|Kruger said that those crimes don't only hurt Seychelles citizens but beyond to Southern Africa and back into Europe. (Seychelles Nation) Photo License: CC-BY|
SNA: What would you say are still are the biggest challenges for Seychelles?
JK: Probably top of the list remains narcotics trafficking as based on location especially from countries such as Afghanistan, and that will not disappear. Essentially, it is just the geographical location and vessels such as the dhows used to transport these illicit opiates remain a concern.
Today in the digital age, the more we are connected, the more and more we see exploitation online, with digital or at least cyber enabled crime, whether it's fraud or identity theft. It is a concern not just for Seychelles, we see that across the region, that that is something that governments need to be acutely aware of that.
It's not only the good people who do trade online and we need to be able to get legislation and our criminal justice system to deal with these online threats.
Another concern is illicit financial flows, the proceeds of crime generated by the drug trade and human trafficking. Of course, that's a priority for us, at the Horn of Africa. Again it's not limited to Seychelles. But when you have these kinds of criminal activities I've just described, there are always proceeds of crime attached to it. It gets laundered and reinvested.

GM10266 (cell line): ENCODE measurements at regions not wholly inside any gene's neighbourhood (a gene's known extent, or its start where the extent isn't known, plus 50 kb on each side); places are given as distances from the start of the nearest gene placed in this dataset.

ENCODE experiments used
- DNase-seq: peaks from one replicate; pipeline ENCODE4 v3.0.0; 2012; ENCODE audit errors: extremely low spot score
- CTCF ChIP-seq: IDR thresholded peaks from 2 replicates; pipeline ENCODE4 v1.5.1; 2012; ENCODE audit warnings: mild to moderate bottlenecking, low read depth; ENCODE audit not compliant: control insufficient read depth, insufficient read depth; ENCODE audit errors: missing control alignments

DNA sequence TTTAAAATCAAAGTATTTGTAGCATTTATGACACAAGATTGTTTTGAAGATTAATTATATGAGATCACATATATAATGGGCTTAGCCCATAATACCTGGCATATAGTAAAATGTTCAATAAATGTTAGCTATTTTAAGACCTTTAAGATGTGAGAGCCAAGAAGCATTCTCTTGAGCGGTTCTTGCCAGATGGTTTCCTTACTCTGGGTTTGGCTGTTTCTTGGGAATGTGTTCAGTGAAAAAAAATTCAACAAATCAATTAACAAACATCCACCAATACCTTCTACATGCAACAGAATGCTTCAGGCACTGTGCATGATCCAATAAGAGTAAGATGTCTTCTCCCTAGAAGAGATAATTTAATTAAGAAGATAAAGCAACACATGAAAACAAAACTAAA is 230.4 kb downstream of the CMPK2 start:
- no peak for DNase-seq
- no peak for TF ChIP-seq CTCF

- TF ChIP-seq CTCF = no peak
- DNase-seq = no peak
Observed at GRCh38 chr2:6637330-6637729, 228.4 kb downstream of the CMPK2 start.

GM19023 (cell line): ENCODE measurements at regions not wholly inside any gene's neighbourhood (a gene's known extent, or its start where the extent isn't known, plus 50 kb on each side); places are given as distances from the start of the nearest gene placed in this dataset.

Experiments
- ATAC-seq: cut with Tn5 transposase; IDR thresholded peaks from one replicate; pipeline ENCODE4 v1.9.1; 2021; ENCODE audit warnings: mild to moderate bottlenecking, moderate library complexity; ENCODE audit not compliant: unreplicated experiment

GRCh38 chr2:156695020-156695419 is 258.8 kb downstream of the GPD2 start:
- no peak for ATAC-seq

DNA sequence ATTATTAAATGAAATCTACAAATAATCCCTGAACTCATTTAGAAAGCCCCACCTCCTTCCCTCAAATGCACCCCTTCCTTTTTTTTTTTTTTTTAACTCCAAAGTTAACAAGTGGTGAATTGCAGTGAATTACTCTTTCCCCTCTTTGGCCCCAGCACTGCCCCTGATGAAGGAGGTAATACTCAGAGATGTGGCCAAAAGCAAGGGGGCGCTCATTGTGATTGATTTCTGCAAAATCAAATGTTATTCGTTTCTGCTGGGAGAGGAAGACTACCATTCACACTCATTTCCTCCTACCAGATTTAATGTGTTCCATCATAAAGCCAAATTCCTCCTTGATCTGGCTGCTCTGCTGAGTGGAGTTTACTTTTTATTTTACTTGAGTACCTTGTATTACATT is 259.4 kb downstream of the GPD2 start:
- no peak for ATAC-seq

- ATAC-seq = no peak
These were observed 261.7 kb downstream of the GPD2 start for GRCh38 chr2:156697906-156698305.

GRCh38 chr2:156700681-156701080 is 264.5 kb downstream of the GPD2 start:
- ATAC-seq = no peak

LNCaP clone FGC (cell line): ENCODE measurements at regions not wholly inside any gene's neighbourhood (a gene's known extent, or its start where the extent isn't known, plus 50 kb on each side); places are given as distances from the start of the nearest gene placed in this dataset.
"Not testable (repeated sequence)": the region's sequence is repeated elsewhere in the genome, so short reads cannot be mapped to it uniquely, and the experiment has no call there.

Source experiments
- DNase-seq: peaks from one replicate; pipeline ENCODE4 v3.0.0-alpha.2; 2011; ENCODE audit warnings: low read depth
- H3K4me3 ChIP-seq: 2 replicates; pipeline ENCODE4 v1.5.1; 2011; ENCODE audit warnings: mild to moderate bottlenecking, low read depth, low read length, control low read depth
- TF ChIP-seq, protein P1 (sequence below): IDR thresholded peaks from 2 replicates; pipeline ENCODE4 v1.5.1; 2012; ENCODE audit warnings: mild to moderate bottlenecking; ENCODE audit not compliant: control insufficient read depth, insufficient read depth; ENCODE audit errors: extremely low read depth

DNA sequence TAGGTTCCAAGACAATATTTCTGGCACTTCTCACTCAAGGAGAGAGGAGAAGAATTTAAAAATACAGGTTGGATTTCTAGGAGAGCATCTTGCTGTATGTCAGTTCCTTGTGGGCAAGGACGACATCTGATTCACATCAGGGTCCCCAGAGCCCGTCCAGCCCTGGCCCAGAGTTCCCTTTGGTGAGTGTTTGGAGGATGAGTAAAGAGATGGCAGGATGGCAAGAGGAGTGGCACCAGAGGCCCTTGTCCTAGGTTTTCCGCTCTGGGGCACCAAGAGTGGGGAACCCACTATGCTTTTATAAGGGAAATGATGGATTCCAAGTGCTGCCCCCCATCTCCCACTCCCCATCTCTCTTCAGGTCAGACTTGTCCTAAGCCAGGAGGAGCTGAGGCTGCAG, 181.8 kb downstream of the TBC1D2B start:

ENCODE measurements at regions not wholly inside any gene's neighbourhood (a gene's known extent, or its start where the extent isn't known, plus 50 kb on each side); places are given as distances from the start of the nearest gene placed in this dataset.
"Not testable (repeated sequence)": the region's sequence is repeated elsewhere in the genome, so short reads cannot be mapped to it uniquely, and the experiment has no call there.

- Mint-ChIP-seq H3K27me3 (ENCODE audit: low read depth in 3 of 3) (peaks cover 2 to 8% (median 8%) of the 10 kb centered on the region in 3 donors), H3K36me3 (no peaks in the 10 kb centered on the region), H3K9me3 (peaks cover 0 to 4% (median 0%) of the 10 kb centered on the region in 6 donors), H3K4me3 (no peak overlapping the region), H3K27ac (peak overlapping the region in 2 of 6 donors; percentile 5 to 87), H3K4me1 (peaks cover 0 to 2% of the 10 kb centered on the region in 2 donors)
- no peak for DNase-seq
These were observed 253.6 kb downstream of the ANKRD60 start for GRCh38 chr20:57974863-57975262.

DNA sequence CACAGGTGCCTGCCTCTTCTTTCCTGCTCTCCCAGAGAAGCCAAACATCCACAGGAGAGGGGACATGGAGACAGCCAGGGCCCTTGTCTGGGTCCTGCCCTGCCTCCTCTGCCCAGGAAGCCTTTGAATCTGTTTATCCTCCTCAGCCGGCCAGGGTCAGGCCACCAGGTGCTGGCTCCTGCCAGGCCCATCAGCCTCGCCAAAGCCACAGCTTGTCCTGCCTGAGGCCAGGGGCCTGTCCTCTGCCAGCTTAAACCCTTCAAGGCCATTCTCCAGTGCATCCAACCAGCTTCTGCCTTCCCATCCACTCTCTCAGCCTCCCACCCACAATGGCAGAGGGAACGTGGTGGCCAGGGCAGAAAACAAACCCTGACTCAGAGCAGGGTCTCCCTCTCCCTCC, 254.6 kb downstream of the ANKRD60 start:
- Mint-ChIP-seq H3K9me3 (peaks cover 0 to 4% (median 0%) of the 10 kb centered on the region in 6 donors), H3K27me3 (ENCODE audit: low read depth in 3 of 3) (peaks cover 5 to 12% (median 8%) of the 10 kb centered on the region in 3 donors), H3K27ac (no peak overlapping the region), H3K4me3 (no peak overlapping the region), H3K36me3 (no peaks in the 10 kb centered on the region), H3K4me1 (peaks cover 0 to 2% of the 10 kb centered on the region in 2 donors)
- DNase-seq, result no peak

Human trafficking. Trafficking persons are also critical concerns especially where you have a strong fishing industry, a strong tourism industry, typically the industry is where you see exploitation take place, and where organized crime quite often find ways to exploit people one way.
SNA: What do you think needs to be done to address those challenges?
JK: There are three main areas that need to be addressed. Firstly, we need to ensure that the legal framework, compliance with international legal principles can be implemented. You might have very good legislation, but if a prosecutor cannot prove a crime has happened, because the bar is too high, when it comes to evidence as proof is important, it becomes very difficult to apply. So the legislation needs to be compliant, but it needs to be practical.